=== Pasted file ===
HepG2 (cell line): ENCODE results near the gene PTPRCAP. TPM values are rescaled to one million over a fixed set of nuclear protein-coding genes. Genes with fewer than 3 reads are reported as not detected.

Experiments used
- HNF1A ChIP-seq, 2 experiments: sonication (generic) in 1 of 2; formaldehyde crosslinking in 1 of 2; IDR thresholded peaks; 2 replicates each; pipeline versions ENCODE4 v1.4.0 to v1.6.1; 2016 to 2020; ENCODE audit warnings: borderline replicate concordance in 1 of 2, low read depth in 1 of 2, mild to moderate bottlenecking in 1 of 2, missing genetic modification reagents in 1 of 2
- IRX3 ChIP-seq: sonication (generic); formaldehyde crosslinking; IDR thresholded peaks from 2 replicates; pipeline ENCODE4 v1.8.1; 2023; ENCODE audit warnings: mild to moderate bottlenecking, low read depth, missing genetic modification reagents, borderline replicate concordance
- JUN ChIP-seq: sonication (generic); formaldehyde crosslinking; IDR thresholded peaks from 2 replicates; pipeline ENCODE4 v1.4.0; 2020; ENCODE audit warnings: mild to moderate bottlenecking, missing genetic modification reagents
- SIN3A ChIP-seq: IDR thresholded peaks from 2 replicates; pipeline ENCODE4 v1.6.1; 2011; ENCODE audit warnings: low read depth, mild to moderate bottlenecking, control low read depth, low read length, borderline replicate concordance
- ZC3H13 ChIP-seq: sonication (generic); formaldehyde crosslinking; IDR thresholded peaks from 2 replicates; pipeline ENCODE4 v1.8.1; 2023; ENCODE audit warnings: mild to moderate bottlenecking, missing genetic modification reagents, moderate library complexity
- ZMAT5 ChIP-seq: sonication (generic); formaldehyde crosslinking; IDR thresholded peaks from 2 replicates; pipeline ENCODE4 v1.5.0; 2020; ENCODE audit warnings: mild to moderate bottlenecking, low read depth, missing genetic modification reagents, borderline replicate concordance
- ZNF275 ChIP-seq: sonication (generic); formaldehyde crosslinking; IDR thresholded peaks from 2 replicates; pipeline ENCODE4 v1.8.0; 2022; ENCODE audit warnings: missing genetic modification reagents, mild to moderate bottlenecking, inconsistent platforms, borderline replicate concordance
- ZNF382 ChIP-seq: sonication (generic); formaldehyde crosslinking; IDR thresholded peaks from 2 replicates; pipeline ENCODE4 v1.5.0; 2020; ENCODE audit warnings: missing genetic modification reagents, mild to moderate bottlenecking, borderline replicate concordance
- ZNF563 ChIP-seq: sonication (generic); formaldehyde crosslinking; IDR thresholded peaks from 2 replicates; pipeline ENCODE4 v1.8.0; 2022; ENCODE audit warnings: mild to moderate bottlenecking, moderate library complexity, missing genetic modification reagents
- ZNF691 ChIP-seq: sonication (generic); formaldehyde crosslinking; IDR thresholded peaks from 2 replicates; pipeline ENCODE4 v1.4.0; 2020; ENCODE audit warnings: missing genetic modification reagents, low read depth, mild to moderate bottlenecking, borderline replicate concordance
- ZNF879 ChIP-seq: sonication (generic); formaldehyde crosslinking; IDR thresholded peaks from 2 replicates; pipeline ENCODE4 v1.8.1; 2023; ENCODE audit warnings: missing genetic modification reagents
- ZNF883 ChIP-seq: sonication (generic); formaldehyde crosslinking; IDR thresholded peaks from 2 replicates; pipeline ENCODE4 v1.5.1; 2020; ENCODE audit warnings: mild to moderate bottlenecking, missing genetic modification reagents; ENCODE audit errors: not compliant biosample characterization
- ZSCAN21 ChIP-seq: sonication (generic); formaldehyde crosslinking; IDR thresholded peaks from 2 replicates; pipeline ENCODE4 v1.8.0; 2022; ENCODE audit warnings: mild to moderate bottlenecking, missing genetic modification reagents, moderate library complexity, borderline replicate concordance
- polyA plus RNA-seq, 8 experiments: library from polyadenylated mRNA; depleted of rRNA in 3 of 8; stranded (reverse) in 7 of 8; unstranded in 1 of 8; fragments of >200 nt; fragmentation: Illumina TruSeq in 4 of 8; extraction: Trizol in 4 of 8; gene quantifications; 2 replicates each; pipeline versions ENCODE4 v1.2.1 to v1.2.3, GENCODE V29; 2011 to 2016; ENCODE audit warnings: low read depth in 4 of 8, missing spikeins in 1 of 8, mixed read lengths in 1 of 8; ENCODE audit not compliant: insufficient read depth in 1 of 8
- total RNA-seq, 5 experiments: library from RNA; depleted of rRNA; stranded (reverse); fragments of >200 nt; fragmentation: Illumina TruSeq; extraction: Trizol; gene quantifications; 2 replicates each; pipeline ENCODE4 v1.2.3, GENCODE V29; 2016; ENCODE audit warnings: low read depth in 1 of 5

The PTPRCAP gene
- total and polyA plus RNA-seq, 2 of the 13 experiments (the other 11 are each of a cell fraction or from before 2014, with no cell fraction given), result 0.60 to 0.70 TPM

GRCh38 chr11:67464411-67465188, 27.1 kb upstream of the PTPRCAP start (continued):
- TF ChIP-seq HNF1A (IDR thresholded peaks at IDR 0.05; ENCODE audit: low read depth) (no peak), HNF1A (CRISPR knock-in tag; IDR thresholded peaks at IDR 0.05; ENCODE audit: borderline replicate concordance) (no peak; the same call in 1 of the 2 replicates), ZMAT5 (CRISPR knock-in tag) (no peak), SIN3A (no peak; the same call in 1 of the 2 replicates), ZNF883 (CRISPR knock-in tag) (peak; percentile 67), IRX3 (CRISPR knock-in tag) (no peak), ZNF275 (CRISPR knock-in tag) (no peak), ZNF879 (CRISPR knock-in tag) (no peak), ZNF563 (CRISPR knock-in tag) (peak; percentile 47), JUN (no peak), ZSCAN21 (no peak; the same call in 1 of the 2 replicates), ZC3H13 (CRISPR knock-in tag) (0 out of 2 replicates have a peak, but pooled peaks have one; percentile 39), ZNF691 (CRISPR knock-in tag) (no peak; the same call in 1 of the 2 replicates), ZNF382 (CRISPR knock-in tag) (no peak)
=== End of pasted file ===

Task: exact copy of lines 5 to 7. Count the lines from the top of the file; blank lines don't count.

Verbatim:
- JUN ChIP-seq: sonication (generic); formaldehyde crosslinking; IDR thresholded peaks from 2 replicates; pipeline ENCODE4 v1.4.0; 2020; ENCODE audit warnings: mild to moderate bottlenecking, missing genetic modification reagents
- SIN3A ChIP-seq: IDR thresholded peaks from 2 replicates; pipeline ENCODE4 v1.6.1; 2011; ENCODE audit warnings: low read depth, mild to moderate bottlenecking, control low read depth, low read length, borderline replicate concordance
- ZC3H13 ChIP-seq: sonication (generic); formaldehyde crosslinking; IDR thresholded peaks from 2 replicates; pipeline ENCODE4 v1.8.1; 2023; ENCODE audit warnings: mild to moderate bottlenecking, missing genetic modification reagents, moderate library complexity